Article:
A review of the most recent data on investor migrant from India shows the continued concentration of interest in Anglosphere countries and, surprisingly, South Korea.
We now have full-year 2021 nationality data for eight different investment migration programs, allowing us some measure of year-to-year comparison on the investment migration preferences of Indian applicants. All told, IMI has been able to confirm 472 approved Indian main applicants globally, up from 429 last year but considerably below the 586 recorded in 2019.
That should not be taken to imply that Indian participation in investment migration is declining, for the following reasons:
- We are still awaiting the most recent nationality data for many programs with sizeable Indian applicant contingents, including Malaysia's M2H, Antigua & Barbuda's CIP, Saint Lucia's CIP, the Greek Golden Visa,and Vanuatu's DSP.
- Most of the decline is explained by the outsized impact of global (not related to India in particular) of a single program; the US EB-5.
- Many programs in which Indian applicants feature prominently do not provide nationality data at all, including three Caribbean CIPs, the Turkey CIP (which alone would account for hundreds of Indian applicants), and Canada's Startup Visa.
We must emphasize that the data obtained is partial and incomplete and should, as a consequence, be considered merely indicative rather than absolute.
Among the programs for which data are available, the UK Startup visa recorded the highest number of approved Indian main applicants in 2021 (115), closely followed by the South Korean golden visa (108). Prior to its closure in 2019, Indians dominated the UK's Entrepreneur visa category. Much of this demand appears to be shifting toward the Startup and Innovator programs that replaced it.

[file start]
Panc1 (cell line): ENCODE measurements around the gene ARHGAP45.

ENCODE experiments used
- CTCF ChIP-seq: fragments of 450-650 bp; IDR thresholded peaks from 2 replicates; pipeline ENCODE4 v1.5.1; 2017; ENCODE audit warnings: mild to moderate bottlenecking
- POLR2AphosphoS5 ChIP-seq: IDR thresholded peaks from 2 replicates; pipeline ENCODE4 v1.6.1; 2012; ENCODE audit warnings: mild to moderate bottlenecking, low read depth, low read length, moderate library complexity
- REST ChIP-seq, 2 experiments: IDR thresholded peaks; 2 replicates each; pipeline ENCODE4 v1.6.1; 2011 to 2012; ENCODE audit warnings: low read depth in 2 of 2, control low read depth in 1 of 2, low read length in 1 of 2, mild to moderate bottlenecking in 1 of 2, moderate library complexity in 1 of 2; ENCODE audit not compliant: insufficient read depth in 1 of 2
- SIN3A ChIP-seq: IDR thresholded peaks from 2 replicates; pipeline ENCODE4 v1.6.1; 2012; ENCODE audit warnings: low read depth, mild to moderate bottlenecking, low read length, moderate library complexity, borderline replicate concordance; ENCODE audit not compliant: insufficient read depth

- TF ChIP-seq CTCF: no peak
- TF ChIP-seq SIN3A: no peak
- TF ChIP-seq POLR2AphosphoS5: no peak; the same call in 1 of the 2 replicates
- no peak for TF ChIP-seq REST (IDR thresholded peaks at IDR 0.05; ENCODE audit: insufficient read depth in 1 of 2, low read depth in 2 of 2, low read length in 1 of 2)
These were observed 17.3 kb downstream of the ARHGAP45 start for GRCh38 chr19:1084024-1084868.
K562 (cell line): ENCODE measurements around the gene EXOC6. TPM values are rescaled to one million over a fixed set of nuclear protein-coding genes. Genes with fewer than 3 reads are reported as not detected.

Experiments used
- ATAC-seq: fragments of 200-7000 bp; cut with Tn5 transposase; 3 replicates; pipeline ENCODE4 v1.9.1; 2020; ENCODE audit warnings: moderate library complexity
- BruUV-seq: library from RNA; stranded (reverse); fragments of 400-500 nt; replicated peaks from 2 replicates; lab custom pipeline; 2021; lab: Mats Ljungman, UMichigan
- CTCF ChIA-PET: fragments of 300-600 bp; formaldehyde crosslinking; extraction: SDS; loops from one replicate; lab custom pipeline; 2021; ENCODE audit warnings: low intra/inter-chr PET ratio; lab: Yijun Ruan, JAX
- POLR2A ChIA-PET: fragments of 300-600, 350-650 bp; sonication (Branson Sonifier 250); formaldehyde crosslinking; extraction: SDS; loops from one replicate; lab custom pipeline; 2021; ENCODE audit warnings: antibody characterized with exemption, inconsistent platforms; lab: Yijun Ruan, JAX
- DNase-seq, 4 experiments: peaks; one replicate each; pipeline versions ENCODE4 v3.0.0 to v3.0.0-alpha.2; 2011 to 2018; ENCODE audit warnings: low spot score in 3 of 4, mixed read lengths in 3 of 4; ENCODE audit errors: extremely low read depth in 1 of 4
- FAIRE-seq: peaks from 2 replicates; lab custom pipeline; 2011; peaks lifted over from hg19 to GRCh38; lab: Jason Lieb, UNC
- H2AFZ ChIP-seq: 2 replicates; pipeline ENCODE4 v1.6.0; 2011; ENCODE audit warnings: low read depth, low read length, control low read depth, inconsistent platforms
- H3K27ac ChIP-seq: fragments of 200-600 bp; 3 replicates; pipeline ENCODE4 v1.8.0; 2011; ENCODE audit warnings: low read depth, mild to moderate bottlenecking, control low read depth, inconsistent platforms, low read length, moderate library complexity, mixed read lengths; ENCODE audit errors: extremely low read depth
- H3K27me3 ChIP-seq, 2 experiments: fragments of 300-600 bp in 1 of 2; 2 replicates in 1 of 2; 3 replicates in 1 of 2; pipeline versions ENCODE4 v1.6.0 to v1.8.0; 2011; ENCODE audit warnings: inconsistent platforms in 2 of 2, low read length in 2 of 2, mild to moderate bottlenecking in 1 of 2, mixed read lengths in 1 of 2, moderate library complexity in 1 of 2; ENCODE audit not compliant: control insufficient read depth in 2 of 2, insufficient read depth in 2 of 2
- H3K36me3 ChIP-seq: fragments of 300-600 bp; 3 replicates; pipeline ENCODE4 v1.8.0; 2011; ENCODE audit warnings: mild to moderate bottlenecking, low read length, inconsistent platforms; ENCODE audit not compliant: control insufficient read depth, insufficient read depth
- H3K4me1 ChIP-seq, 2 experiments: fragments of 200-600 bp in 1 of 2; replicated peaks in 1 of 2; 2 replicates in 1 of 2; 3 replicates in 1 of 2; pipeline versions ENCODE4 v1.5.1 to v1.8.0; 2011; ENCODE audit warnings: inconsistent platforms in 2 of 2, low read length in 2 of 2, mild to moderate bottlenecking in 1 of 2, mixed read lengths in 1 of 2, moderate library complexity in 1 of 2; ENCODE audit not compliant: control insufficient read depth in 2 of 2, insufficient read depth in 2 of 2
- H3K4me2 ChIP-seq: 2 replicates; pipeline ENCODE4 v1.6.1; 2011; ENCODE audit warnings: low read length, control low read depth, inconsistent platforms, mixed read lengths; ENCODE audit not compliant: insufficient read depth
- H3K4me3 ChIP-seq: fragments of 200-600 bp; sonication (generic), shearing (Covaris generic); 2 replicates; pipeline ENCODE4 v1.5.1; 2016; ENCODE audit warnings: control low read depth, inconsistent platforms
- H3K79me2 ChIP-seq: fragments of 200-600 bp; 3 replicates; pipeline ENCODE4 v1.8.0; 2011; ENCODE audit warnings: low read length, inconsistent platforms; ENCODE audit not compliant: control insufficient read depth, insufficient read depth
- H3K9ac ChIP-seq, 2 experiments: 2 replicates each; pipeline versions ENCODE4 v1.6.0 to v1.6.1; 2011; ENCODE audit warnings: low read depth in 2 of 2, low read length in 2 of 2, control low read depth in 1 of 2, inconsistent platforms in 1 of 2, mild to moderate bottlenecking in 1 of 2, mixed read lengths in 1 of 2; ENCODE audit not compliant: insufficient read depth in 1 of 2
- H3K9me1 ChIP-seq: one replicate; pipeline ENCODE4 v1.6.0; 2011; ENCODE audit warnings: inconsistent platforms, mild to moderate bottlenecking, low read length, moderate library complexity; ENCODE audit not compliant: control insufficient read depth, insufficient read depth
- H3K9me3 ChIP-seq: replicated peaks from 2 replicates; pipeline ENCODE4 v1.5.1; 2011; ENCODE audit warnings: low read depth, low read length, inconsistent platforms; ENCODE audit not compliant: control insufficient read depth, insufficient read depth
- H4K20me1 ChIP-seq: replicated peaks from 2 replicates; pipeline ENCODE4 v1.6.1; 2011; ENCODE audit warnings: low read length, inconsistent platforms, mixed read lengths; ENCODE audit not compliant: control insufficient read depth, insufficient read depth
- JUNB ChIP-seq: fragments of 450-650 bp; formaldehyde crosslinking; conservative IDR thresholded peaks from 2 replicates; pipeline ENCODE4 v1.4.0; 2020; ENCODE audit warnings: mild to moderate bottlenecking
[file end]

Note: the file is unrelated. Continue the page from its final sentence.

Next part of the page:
Indian participation in Australia's BIIP nearly doubled in 2021, although this has less to do with an Indian change in demand for the program than with the program's near-doubling of its annual quota in 2021.
The impact of the EB-5 program's turbulent 2020 and 2021 - a period that saw the minimum investment amounts change a number of times as well as a year-long lapse of the regional center program - becomes more readily apparent when this particular program is stripped away from the comparison:
Excluding the EB-5 program, the number of confirmed Indian investor migrants nearly doubled between 2020 and 2021. And that is before full-year 2021 figures have even been published for half the programs in this comparison.
If you like data-driven articles like this one, you'll love the IMI Data Center, the world's largest collection of investment migration statistics, with more than 350 graphs and charts on dozens of IM programs and markets.
Christian Henrik Nesheim is the founder and editor of Investment Migration Insider, the #1 magazine - online or offline - for residency and citizenship by investment. He is an internationally recognized expert, speaker, documentary producer, and writer on the subject of investment migration, whose work is cited in the Economist, Bloomberg, Fortune, Forbes, Newsweek, and Business Insider. Norwegian by birth, Christian has spent the last 16 years in the United States, China, Spain, and Portugal.